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Fleets to only have fully electric cars within four years (by 2028).





By Gareth Roberts / 20 March 2024 / Fleet News


The pace of electrification is quickening, with fleets expecting to be just operating battery electric vehicles (BEVs) within four years, according to a new Lex Autolease survey.


It suggests that the Government’s decision to push back ending the sale of new petrol and diesel cars from 2030 to 2035, has not dented the fleet sector’s enthusiasm for electric cars.


The latest Future of Transport report from Lex Autolease, shows that the majority (86%) of fleets questioned said they had maintained or increased the number of EVs in their fleet over the previous 12 months, up from 66%.


The bi-annual research, which surveys 100 UK fleet managers operating more than 100 cars, reveals that they expect to have purely electric fleets within an average of four years, down from seven years in the previous survey


Nick Williams, managing director at Lex Autolease, said: “Businesses continue to lead the way in the UK’s electrification journey, remaining dedicated to the adoption of cleaner and greener vehicles despite significant changes to Government policy. This is largely because they are unwavering on their own commitments. Switching to electric is helping them to make progress towards their sustainability targets, boost their green credentials for competitive tenders and enhance their propositions for current and prospective employees.”


The Future of Transport report, which is designed to provide an in-depth insight into the experiences, opinions and intentions of UK drivers and fleet managers to understand how the way we travel is changing, found that the delay to the ZEV mandate had little impact.


Almost two-thirds (64%) of the respondents said they are now more likely to consider EVs or increase the number in their fleets following the delay, compared to 23% who are now less likely.



Barriers to EV adoption endure

The proportion of fleet managers that agree policy makers are doing enough to enable the universal uptake of EVs among businesses has increased by 11 percentage points to 57%, from 46% in the previous research.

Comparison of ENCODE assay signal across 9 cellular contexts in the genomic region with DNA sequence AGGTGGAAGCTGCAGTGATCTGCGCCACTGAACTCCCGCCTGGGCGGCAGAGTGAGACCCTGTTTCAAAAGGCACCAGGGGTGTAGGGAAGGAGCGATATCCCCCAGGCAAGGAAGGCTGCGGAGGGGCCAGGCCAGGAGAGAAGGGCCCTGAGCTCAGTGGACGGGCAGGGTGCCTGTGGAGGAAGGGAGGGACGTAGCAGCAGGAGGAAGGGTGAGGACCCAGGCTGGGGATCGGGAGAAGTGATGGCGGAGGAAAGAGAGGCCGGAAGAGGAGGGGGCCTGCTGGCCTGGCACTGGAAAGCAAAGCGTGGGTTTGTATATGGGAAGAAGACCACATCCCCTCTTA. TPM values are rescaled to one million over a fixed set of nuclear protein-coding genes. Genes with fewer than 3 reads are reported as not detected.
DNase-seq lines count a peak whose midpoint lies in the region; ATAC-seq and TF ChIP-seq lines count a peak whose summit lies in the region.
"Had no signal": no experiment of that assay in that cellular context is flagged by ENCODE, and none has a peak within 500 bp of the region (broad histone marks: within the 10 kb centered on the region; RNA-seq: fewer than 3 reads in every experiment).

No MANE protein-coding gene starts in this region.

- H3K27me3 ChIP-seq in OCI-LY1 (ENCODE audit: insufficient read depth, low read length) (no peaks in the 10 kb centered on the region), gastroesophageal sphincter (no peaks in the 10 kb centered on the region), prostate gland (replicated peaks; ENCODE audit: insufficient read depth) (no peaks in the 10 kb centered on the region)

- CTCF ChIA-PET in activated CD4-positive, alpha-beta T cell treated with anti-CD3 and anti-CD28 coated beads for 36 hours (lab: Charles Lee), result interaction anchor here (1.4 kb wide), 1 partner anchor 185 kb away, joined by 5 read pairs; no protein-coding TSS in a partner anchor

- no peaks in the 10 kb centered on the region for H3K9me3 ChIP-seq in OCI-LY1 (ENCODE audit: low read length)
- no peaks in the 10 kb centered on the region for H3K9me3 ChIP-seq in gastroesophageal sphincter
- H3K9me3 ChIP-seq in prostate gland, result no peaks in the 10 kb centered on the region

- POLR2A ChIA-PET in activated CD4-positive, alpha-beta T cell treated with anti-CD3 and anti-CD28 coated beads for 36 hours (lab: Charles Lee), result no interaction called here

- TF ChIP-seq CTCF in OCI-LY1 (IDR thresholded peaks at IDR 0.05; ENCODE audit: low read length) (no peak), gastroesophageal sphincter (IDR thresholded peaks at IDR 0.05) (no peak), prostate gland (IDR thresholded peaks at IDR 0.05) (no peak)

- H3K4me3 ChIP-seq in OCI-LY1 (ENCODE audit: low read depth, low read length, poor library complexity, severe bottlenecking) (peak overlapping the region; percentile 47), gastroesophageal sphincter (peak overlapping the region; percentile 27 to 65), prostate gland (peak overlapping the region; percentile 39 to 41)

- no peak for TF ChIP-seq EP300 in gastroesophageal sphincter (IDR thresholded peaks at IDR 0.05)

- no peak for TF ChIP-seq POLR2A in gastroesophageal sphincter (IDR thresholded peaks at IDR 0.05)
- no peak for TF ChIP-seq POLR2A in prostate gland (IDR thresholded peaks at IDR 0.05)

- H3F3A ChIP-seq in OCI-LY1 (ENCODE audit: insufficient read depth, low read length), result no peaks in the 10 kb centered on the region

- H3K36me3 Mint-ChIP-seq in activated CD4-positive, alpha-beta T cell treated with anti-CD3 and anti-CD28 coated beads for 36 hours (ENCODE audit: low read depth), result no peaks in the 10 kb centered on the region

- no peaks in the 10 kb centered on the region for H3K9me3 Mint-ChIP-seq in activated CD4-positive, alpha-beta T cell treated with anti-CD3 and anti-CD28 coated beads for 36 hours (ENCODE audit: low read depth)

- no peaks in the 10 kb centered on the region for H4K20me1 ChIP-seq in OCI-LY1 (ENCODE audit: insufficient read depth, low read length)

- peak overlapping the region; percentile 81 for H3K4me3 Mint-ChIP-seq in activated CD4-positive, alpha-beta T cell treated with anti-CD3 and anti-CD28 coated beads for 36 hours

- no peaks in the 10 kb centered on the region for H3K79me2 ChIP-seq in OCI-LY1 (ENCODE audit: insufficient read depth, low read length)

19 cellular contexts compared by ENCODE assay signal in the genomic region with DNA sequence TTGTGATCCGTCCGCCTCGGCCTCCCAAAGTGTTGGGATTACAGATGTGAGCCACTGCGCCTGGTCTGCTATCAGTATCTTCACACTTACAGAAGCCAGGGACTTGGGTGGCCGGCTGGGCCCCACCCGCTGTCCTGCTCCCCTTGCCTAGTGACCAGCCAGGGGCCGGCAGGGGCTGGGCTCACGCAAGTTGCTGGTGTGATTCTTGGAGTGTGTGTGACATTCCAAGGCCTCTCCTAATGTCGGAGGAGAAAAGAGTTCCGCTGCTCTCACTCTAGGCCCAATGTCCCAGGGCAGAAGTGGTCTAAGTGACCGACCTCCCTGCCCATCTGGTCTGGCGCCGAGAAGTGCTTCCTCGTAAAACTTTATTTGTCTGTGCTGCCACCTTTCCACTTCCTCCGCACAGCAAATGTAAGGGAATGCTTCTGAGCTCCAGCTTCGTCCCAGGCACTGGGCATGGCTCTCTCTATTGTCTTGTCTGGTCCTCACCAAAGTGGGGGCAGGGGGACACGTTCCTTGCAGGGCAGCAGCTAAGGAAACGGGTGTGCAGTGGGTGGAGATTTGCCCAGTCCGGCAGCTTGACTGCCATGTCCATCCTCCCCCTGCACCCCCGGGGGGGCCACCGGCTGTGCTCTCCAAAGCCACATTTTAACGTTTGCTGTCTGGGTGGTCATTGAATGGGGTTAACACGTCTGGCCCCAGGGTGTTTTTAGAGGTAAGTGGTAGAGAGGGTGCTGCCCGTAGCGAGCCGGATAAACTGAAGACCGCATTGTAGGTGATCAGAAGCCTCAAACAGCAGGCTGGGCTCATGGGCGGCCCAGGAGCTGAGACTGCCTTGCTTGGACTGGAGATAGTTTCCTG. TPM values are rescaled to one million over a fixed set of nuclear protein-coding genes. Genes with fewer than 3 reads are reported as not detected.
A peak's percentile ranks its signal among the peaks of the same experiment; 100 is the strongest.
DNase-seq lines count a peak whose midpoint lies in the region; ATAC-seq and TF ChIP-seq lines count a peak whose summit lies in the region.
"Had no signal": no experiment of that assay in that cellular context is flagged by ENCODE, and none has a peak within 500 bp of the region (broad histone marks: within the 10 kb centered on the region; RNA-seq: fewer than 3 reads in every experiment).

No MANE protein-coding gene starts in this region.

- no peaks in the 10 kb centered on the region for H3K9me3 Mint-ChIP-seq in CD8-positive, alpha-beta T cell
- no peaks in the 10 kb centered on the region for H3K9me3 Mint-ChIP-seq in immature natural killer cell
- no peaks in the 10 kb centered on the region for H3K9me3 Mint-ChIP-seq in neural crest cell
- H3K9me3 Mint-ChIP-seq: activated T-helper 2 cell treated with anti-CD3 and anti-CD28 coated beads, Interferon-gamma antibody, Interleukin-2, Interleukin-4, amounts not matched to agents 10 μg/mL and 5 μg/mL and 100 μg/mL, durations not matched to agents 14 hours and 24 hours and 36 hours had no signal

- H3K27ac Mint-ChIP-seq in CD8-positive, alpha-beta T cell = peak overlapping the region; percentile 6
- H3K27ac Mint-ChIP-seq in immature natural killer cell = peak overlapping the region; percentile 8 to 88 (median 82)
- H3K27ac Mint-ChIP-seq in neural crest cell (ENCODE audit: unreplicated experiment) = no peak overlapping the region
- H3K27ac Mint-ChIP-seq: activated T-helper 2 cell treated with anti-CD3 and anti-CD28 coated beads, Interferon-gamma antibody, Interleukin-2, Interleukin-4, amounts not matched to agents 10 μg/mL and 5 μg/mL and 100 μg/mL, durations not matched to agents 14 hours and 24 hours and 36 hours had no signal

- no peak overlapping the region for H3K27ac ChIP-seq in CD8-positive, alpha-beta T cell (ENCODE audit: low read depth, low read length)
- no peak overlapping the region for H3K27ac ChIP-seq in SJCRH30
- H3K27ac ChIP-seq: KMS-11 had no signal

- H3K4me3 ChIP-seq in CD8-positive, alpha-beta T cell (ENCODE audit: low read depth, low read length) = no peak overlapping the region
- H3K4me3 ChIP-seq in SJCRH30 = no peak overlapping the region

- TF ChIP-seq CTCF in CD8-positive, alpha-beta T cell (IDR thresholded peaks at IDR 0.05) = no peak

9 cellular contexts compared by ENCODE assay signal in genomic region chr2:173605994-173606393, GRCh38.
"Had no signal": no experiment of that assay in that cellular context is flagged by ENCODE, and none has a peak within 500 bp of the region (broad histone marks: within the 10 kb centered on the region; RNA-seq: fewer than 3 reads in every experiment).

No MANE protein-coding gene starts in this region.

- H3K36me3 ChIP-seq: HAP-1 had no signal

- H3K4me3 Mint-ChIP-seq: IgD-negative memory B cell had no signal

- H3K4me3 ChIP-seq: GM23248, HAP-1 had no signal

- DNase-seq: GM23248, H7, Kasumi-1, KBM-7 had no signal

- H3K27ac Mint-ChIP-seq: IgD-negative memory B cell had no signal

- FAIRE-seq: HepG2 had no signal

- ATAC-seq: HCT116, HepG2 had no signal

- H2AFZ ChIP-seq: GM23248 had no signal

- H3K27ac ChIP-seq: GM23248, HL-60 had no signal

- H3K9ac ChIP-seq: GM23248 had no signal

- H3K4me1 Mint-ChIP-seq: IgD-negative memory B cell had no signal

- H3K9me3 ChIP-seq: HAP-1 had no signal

However, barriers to adoption endure and fleet managers feel that additional Government support would allow them to invest in EVs with greater confidence.


The research found the availability of second-hand vehicles (21%), charging times (21%), charging point availability (20%), the logistics of installing charging points at home (20%) and poor engagement from staff (20%) to be the top five factors preventing businesses from switching or investing further.


When asked about policy changes they would like to see, additional investment for installing on-site charging infrastructure (24%), funding for on-road infrastructure for home charging (23%) and further tax reductions for businesses based on EV adoption (22%) were the top three asks for Government.


“Barriers remain, and further action is still needed to help fleet managers make long-term purchasing decisions and generate universal confidence in making the switch,” continued Williams.

“A rapid and fair charging infrastructure roll-out, an enduring commitment to the ZEV mandate, clarity on Benefit in Kind rates beyond 2028, better information for would-be EV drivers and a new national battery strategy must be the top priorities.”



The previous Future of Transport report, which included research of 100 UK fleet managers managing fleets of 100 vehicles or more, was published in July 2023

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